• Malware Allows Access to Jailbroken iPhones

    Well, we all knew this was coming.

    The Macintosh security firm Intego reports that they have identified malware that will allow hackers to access data on jailbroken iPhones running OpenSSH with the default root password 'alpine.' Unjailbroken iPhones, devices not running sshd, and devices with unique root passwords are not vulnerable to this exploit. Though Intego currently categorizes the risk of the malware as "low," users should act to secure their phones.

    The tool - which Intego identifies as "iPhone/Privacy.A" - works by being installed onto a "Mac, PC, Unix or Linux" computer - or another iPhone - and then scanning the computer's network to find ssh services.

    This hacker tool could easily be installed, for example, on a computer on display in a retail store, which could then scan all iPhones that pass within the reach of its network. Or, a hacker could sit in an Internet café and let his computer scan all iPhones that come within the range of the wifi network in search of data. Hackers could even install this tool on their own iPhones, and use it to scan for jailbroken phones as they go about their daily business.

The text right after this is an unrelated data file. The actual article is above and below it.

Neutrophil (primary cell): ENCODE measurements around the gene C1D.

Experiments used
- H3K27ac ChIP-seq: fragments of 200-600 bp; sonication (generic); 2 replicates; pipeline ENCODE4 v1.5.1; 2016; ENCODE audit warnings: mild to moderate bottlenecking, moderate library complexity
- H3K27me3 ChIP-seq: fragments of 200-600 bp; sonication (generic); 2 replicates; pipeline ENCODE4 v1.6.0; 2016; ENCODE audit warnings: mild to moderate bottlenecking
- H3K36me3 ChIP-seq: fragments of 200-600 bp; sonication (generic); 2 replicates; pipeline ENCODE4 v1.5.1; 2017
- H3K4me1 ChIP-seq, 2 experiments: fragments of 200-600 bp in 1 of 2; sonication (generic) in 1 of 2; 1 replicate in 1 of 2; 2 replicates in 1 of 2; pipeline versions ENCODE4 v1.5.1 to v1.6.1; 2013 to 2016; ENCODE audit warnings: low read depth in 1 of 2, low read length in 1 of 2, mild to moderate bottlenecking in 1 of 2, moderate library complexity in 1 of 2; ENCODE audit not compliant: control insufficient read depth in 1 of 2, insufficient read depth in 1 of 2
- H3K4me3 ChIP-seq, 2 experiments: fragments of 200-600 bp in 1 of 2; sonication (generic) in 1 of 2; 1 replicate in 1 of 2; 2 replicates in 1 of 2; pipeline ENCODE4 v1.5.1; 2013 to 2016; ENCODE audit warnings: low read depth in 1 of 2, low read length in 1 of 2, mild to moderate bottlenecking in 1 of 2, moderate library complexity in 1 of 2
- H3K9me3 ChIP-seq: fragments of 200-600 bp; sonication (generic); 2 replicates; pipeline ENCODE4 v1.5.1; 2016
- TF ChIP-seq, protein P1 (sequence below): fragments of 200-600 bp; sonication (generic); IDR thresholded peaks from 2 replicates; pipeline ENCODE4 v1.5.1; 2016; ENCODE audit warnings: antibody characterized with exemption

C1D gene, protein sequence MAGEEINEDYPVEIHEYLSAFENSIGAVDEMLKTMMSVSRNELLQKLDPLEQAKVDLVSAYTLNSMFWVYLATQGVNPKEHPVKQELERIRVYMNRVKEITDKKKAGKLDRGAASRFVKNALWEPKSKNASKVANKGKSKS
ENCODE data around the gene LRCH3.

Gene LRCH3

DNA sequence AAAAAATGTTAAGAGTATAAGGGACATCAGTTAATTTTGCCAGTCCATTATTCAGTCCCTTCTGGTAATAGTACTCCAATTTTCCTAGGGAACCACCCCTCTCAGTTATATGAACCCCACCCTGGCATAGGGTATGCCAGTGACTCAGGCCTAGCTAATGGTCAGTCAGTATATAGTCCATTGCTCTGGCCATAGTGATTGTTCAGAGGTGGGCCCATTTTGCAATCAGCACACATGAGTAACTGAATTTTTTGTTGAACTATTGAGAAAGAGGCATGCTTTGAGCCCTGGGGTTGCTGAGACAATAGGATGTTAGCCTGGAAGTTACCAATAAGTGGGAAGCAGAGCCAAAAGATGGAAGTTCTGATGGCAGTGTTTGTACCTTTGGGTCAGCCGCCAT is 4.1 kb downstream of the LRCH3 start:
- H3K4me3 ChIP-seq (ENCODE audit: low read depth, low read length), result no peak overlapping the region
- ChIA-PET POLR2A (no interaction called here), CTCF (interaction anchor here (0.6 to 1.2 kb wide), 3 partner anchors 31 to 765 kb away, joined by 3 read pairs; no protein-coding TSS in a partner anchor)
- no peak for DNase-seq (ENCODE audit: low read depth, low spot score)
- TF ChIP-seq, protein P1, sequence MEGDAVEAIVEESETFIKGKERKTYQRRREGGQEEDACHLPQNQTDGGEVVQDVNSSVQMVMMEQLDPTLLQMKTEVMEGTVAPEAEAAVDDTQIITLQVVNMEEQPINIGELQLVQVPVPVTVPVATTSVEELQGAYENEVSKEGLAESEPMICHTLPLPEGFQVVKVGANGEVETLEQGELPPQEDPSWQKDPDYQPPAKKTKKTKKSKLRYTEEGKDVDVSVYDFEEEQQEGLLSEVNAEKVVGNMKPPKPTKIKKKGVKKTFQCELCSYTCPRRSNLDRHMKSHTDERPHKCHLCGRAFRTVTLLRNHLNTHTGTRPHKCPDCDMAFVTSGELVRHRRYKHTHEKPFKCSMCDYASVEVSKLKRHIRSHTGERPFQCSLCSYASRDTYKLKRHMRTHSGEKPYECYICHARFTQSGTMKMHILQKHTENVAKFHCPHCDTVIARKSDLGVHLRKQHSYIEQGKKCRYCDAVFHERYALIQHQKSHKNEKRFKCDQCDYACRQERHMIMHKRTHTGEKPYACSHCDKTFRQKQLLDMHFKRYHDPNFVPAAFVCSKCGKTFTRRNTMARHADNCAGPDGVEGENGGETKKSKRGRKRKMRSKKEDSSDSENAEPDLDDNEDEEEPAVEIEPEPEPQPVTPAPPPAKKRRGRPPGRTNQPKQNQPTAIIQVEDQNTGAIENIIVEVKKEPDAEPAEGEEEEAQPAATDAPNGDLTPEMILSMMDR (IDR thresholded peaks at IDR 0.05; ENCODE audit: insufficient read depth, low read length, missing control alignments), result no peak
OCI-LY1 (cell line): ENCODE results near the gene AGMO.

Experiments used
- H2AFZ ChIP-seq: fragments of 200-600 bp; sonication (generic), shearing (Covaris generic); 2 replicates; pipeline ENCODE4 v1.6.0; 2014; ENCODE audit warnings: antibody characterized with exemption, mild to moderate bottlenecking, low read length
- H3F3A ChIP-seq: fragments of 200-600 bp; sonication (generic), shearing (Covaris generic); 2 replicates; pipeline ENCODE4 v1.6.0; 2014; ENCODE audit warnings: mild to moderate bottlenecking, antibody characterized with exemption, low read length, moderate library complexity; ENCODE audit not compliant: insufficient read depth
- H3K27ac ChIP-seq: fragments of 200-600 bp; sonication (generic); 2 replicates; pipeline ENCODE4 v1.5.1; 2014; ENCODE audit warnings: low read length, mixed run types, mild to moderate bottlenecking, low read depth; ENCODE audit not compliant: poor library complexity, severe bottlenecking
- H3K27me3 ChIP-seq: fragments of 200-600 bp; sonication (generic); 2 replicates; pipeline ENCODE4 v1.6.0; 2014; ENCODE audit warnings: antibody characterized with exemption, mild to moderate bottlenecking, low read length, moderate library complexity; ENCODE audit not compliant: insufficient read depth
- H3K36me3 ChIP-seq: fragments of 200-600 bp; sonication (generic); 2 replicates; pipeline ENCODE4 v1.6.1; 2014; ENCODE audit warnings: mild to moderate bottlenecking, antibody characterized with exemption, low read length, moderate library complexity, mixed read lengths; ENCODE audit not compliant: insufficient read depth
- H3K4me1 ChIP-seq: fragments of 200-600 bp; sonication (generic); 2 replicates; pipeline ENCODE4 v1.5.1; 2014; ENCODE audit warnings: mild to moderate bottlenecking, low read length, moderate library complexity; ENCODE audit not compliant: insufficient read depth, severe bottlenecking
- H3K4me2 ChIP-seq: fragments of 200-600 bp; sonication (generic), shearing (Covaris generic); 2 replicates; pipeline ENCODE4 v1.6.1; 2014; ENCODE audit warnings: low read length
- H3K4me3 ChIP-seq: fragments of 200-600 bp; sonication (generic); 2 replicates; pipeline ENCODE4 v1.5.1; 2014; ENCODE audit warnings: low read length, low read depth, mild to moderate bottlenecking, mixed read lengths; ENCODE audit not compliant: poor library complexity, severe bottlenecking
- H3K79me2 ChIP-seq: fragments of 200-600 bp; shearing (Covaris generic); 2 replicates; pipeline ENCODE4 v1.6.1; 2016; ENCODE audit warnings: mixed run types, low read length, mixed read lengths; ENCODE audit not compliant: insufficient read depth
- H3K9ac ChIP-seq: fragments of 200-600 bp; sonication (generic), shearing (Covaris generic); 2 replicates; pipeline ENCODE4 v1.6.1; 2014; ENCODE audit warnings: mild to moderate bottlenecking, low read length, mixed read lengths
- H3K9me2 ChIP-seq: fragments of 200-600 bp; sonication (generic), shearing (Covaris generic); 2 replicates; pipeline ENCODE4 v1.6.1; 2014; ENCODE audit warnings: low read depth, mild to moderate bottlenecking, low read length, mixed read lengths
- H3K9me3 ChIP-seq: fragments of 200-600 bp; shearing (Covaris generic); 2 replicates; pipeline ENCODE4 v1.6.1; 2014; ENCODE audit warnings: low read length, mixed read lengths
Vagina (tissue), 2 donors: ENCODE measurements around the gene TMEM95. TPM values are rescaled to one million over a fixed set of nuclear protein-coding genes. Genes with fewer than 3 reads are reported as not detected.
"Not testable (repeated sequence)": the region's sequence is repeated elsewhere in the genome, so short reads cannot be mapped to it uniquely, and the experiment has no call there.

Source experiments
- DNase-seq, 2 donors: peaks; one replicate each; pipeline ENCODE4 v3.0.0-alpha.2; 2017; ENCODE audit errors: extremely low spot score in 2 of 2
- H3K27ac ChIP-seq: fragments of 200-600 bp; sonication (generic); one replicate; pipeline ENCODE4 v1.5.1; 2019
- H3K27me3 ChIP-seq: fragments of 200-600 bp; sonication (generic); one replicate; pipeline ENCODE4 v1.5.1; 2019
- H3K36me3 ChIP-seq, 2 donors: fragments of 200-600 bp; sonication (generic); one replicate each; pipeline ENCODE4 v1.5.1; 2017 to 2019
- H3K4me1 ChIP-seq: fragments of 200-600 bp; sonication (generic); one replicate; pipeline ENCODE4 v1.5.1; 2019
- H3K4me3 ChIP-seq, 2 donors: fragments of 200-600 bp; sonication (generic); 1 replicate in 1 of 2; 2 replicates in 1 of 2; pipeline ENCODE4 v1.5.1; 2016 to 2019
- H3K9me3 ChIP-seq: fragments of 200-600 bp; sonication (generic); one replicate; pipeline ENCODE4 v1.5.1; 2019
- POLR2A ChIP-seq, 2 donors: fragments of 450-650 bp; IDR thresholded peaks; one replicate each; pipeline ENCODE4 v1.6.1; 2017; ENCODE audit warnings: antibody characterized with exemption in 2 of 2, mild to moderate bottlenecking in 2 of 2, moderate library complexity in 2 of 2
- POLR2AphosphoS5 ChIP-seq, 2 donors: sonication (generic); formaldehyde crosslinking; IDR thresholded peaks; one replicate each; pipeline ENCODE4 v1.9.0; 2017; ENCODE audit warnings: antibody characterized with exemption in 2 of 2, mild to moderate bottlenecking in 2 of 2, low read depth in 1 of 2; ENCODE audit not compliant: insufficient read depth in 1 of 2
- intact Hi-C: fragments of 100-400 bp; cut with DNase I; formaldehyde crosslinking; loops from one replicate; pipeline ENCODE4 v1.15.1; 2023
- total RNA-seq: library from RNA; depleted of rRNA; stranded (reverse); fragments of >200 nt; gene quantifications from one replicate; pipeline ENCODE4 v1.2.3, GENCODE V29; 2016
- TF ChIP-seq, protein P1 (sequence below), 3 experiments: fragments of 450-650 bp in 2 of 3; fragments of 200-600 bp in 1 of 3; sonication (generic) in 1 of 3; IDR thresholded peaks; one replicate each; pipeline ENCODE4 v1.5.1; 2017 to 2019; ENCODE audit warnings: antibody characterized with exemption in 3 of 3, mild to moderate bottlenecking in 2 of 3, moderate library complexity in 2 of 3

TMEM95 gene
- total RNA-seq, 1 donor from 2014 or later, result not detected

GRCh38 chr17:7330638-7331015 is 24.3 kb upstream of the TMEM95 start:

When a vulnerable iPhone is found, the hacker can then download all personal data stored on the device: "e-mail, contacts, SMSs, calendars, photos, music files, videos, as well as any data recorded by any iPhone app."

    Intego recommends its own VirusBarrier X5 software to identify and eradicate the software on a Mac, but notes there is no detection tool for other computer platforms, or for the iPhone itself. Users of jailbroken phones should not enable ssh except when needed, and should change their root passwords:
    • install and run "Mobile Terminal"
    • type su root at the shell prompt and tap enter
    • type passwd and tap enter
    • enter alpine for your old password
    • enter new password
    • enter new password again to confirm

    image via Intego
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